Understanding Link Tracking in One Paper


Background introduction

In the era of micro-services, service-oriented thinking has gradually become the basic thinking mode of programmers. However, because most of the projects only add services blindly and do not manage them properly, when interface problems arise, it is difficult to find the root cause of the problem from the intricate service invocation network, which leads to failure. The golden opportunity to lose.

The emergence of link tracking is to solve this problem. It can locate the problem in complex service invocation, and let the newcomers know clearly which part of the service they are responsible for when they join the background team.

In addition, if the time-consuming of an interface suddenly increases, we can intuitively analyze the performance bottleneck of the service, so that we can accurately and reasonably expand the capacity in the case of traffic surge.

Link tracking

The term “link tracking” was proposed in 2010, when Google published a Dapper paper, which introduced the principle of Google’s self-developed distributed link tracking, and how they realized transparency to applications at low cost.

In fact, Dapper started as an independent call link tracking system, and gradually evolved into a monitoring platform. Based on the monitoring platform, many tools have been developed, such as real-time early warning, overload protection, index data query and so on.

In addition to Google’s dapper, there are other well-known products, such as Eagle Eye of Ali, CAT of public comment, Zipkin of Twitter, pinpoint of Naver (parent company of famous social software LINE) and skywalking of domestic open source.

Basic Realization Principle

If you want to know which link an interface has a problem, you must know which services the interface calls and the order of invocation. If you string these services together, it looks like a chain. We call them invocation chains.

To implement the call chain, we need to make an identification for each call, and then arrange the services according to the size of the identification, so that we can see the order of calls more clearly. Let’s name the identification spanid for the time being.

In the actual scenario, we need to know the situation of a request invocation, so only spanid is not enough. We have to make a unique identification for each request, so that we can identify all the services invoked by this request according to the identification, which we call traceid.

Now, according to spanid, it is easy to know the order of services invoked, but it can not reflect the hierarchical relationship of invocation. As shown in the figure below, multiple services may be invoked step by step, or they may be invoked simultaneously by the same service.

So we should record who called it every time. We use parentid as the name of the logo.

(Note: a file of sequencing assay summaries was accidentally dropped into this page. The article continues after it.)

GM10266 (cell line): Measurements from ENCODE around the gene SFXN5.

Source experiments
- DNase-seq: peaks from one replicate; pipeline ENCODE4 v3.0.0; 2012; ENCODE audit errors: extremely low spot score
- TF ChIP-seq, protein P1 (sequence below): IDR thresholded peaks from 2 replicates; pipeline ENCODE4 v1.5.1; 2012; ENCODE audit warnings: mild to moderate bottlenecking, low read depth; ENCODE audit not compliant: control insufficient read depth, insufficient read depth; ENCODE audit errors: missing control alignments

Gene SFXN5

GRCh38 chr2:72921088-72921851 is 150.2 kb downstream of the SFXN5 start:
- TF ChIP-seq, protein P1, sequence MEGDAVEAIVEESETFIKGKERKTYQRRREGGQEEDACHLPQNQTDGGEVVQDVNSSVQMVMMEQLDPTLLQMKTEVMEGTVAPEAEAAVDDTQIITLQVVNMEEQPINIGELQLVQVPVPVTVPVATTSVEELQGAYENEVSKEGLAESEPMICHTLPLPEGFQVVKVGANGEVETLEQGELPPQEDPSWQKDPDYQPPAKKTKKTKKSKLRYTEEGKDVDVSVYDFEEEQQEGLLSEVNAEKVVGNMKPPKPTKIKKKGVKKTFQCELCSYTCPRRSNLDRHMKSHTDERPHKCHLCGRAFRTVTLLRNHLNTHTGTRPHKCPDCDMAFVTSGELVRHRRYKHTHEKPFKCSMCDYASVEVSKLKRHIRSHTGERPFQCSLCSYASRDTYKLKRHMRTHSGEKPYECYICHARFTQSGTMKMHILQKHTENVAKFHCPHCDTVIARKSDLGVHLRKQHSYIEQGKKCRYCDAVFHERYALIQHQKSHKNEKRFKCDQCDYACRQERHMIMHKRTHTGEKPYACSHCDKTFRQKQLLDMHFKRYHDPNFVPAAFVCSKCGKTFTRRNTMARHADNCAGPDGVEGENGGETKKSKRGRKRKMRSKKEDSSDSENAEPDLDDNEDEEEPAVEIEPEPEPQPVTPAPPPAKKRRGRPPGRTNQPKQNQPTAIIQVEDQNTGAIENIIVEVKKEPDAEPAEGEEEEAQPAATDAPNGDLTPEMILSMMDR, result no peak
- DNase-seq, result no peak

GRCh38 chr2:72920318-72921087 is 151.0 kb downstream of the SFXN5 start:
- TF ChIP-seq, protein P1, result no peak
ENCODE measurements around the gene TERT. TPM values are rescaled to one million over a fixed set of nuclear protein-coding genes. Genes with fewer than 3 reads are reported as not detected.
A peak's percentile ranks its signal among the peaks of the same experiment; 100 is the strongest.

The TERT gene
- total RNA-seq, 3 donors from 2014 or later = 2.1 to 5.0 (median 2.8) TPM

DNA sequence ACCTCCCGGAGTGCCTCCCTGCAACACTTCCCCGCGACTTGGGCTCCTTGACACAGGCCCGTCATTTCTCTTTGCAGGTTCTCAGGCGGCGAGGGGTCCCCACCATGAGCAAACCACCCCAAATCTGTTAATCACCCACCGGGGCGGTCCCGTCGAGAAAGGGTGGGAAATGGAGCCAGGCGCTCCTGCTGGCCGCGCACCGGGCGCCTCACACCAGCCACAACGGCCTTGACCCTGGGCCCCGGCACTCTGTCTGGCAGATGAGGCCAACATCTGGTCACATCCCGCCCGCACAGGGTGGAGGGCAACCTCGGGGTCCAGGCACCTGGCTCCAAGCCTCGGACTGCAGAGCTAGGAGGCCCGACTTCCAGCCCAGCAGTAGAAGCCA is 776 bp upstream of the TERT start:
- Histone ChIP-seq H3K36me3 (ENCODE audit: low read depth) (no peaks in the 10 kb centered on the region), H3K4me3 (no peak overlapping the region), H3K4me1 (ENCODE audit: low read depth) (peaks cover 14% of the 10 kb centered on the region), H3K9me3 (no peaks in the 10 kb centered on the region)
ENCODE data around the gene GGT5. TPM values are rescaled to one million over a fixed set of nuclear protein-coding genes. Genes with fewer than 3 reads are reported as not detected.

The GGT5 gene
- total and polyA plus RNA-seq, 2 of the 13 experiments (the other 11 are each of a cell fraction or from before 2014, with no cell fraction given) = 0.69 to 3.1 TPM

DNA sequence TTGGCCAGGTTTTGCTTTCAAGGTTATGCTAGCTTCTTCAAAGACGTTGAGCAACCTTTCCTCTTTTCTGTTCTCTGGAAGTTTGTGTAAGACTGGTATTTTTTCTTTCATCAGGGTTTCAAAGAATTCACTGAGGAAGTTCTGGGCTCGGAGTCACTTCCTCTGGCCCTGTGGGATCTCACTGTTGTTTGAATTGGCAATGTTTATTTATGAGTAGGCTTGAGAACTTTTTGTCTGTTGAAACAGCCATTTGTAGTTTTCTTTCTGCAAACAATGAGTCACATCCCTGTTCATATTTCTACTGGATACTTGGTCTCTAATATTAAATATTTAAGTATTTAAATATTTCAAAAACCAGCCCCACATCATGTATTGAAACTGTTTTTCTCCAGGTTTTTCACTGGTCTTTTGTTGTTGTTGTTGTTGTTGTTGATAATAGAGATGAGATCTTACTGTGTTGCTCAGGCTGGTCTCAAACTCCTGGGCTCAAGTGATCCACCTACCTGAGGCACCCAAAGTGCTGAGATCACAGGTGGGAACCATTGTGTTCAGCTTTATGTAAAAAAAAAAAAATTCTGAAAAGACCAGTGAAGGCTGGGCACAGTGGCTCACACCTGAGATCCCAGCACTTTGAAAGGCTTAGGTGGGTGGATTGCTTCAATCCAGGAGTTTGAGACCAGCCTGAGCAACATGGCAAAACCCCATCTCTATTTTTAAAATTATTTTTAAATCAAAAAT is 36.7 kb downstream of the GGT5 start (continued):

Up to now, we have known the order of invocation and the hierarchical relationship, but after the interface problems, we still can’t find the link of the problem. If a service has a problem, the service that is invoked and executed must take a long time. In order to calculate the time-consuming, the above three identifications are not enough, but also need to add a timestamp, time-consuming. The stamp can be more refined to microsecond level.

It is not time-consuming to record only the time stamp when the invocation is initiated. To record the time stamp when the service returns, the time difference can only be calculated from the beginning to the end. Now that the return is also recorded, write down all the above three identities, otherwise you can not distinguish whose time stamp is.

Although the total time taken from service invocation to service return can be calculated, this time includes service execution time and network latency. Sometimes we need to distinguish these two kinds of time to facilitate targeted optimization. So how to calculate network latency? We can divide the process of calling and returning into the following four events.

  • Client Sent is abbreviated as cs. The client initiates the call request to the server.
  • Server Received is short for sr, which means that the server receives the call request from the client.
  • Server Sent is short for ss, which means that the server has finished processing and is ready to return the information to the client.
  • Client Received is abbreviated as cr, which means that the client receives the return information from the server.

If the time stamps are recorded when these four events occur, it is easy to calculate the time-consuming. For example, SR minus CS is the network delay at the time of invocation, SS minus SR is the service execution time, CR minus SS is the delay of service response, and Cr minus CS is the execution time of the whole service invocation.

In fact, in the span block, besides recording these parameters, we can also record some other information, such as the name of the calling service, the name of the called service, the return result, the IP, the name of the calling service, etc. Finally, we synthesize the same spanid information into a large span block and complete a complete call chain. Interested students can go deep into the link tracking, I hope this article will be helpful to you.